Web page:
I am copying and pasting the example from the bitcoin-cli help:

deriveaddresses "wpkh([d34db33f/84h/0h/0h] xpub6EuEBhzm7KD3yxmt9wFHisymSNmK8w2CFmfgUgXi74ChFa79YouJ1w3hpZmFAWiuLezZqD38fY6K8PkxUfPifzSEB35skuBBNf1efmSp12K/0/*)#trd0mf0l" "[0,2]"

And copying in a valid xpub.

However I always get an error:

Invalid descriptor (code -5)

Even if I copy in the exact bitcoin-cli call from the bitcoin github page here deriveaddresses pull request

deriveaddresses "wpkh([d34db33f/84h/0h/0h]xpub6DJ2dNUysrn5Vt36jH2KLBT2i1auw1tTSSomg8PhqNiUtx8QX2SvC9nrHu81fT41fvDUnhMjEzQgXnQjKEu3oaqMSzhSrHMxyyoEAmUHQbY/0/0)"

I still get the same error.

I am entering the commands directly in the console. What am I doing wrong?

Im using mainnet bitcoin core 0.18.0, mac OS 10.13.6


1 Answer 1


There are multiple things you are doing wrong.

Firstly, in your first descriptor, you have a miscellaneous space between the origin info (the stuff in square brackets) and the xpub. Secondly, this descriptor is also invalid because you have not computed the correct checksum for it. The checksum is the stuff that appears after the pound symbol (#) at the end of the descriptor. The checksum you have there is the checksum for the one from the help text which is only valid for that descriptor.

In order for your descriptor to be valid, you need to remove the space and recompute the checksum. Remove the checksum, including the pound symbol separator, and pass the non-checksummed descriptor into getdescriptorinfo. This will give you a descriptor with the correct checksum. Please note that it will change the hs in the origin info to single quotes (') which may need to be escaped.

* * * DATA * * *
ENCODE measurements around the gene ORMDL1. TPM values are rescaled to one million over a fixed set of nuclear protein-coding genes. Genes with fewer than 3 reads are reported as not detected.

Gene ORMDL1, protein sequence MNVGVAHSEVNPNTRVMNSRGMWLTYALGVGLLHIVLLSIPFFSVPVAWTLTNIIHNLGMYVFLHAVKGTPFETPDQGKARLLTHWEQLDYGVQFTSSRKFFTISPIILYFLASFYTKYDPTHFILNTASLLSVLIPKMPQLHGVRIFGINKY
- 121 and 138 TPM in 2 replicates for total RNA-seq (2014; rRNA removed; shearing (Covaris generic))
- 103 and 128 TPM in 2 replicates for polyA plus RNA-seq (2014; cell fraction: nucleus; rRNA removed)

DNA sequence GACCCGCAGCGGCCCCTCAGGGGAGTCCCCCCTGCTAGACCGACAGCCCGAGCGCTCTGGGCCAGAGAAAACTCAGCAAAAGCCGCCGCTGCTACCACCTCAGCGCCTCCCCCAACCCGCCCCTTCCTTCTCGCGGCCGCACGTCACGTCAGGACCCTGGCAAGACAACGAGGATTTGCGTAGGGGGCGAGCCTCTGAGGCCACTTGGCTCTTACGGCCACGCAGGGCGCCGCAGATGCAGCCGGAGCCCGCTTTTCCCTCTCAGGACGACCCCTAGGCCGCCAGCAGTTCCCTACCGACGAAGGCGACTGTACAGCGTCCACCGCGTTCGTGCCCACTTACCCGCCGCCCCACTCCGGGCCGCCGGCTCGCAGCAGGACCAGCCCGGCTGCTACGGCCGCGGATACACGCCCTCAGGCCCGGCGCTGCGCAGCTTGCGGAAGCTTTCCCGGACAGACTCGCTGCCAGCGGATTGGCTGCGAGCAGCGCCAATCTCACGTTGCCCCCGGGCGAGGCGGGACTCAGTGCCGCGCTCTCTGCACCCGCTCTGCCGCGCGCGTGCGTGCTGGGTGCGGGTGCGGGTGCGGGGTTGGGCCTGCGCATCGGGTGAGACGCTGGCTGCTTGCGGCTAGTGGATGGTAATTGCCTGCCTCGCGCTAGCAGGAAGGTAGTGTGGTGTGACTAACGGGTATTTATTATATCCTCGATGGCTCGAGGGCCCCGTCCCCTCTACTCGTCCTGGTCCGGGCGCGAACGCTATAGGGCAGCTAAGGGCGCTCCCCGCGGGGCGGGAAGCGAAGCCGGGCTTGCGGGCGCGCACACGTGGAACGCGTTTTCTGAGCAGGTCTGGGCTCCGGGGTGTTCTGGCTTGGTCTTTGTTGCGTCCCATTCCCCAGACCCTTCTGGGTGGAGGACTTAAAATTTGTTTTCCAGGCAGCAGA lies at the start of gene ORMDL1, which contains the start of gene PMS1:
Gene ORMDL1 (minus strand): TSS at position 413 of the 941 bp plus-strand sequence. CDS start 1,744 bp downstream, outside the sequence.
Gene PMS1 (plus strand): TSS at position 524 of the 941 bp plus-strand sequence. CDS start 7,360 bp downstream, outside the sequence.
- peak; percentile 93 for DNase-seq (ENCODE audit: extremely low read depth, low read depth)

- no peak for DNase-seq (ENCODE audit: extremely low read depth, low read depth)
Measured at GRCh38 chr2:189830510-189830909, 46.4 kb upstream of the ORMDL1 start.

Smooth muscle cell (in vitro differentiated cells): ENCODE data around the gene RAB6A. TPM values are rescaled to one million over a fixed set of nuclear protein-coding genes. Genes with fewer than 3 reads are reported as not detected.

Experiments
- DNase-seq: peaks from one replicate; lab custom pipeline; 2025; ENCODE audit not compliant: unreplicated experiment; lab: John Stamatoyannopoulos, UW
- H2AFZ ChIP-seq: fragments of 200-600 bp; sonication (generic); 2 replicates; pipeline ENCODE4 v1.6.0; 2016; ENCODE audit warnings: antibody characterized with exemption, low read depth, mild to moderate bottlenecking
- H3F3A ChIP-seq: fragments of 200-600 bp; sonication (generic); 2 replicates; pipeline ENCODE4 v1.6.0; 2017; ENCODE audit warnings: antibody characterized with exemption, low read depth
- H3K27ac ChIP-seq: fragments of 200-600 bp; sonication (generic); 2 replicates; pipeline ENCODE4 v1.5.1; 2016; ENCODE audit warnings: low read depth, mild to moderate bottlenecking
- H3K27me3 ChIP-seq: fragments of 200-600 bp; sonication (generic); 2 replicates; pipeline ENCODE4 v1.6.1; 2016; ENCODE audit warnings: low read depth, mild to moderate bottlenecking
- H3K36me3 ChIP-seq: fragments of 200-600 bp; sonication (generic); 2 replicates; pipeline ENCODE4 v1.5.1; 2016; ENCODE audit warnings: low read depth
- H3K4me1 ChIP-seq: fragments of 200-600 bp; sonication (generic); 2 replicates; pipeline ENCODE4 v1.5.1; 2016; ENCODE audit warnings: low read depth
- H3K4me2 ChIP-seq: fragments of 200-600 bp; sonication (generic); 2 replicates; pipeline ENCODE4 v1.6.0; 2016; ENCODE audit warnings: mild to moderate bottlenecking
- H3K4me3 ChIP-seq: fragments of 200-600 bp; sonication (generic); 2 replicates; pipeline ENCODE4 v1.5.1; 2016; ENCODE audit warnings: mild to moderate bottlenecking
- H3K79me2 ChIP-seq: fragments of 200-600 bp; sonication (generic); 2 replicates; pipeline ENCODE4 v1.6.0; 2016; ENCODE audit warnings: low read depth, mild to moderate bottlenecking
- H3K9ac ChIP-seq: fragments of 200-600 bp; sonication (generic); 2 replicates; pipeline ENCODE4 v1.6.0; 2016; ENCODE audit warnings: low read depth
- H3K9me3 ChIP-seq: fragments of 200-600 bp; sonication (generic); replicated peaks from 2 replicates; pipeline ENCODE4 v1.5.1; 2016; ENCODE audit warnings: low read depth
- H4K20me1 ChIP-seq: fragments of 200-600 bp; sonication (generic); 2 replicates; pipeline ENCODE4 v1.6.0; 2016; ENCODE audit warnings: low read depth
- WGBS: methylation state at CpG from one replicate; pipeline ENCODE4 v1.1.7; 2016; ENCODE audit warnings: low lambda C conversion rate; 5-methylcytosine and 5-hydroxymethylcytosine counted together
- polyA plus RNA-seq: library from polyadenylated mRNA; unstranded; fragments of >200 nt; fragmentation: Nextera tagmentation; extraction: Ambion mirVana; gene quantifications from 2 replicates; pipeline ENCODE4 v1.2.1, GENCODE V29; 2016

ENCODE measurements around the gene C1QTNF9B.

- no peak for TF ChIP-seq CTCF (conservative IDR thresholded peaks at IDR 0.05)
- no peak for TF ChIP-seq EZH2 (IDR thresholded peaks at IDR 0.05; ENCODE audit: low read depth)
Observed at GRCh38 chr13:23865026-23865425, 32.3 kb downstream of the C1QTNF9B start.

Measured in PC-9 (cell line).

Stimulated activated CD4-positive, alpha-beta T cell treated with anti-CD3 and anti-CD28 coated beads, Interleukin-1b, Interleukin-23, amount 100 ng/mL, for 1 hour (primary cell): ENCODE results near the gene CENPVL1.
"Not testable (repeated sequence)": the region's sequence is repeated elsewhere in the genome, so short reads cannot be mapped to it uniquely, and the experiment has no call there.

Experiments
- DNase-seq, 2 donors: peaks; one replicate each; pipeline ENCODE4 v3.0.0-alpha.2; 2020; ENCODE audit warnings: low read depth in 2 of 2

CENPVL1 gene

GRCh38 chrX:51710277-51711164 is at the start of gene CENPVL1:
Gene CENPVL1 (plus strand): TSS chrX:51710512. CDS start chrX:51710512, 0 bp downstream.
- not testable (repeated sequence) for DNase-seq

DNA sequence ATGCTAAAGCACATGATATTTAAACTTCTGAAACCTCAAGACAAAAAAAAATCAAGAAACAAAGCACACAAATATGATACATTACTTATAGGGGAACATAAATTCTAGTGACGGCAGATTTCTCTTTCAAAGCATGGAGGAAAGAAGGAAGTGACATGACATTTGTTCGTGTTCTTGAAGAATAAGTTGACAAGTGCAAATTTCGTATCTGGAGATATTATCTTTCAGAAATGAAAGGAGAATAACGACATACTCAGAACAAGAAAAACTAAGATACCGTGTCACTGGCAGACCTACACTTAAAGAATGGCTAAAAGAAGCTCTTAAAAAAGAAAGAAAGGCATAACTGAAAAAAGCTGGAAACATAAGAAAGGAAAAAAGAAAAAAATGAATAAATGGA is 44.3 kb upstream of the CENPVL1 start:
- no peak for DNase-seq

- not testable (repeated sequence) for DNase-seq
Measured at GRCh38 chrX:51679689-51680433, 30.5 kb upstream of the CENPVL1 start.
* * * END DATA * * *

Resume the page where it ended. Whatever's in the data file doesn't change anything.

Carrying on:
Furthermore, because you are changing the xpub in your descriptor, the origin info in your descriptor is incorrect (although Bitcoin Core does not know this). You should change the origin information to match your xpub, or remove it entirely.

The reason the second descriptor you are trying does not work is because it does not have a checksum. The PR for deriveaddress was written before descriptors had checksums. The RPC was updated and changed when checksums were introduced.

  • Thank you, what is the "d34db33f" portion of the origin info and how do I get the correct origin info for my xpub? I understand the derivation path 84'/0'/0' but not the rest.
    – Fontaine
    Commented May 7, 2019 at 16:59
  • That is the fingerprint of the master public key. It's the first 4 bytes of the ripemd160 hash of the sha256 hash of the public key.
    – Ava Chow
    Commented May 7, 2019 at 17:11
  • How can i ensure the descriptor has range?
    – Fontaine
    Commented May 7, 2019 at 17:12
  • By having /* after your xpub. You can specify unhardened indexes after the xpub, and ending with /* indicates that the last index is the range.
    – Ava Chow
    Commented May 7, 2019 at 17:19
  • Still trying to wrap my head around the origin info and its effect on the derived keys. Again i get how the 84'/0'/0' derives keys work. But when I input deriveaddresses "wpkh([d34db33f/84'/0'/0']xpub6EuEBhzm7KD3yxmt9wFHisymSNmK8w2CFmfgUgXi74ChFa79YouJ1w3hpZmFAWiuLezZqD38fY6K8PkxUfPifzSEB35skuBBNf1efmSp12K/*)#9k0fv7eh" "[0,99]" It returns the same 100 keys from an xpub that I created on another app, which is great, but I copied the d34db33f from the example origin, it seems like the fingerprint doesn't have an effect? If it does can you explain its effect?
    – Fontaine
    Commented May 7, 2019 at 17:37

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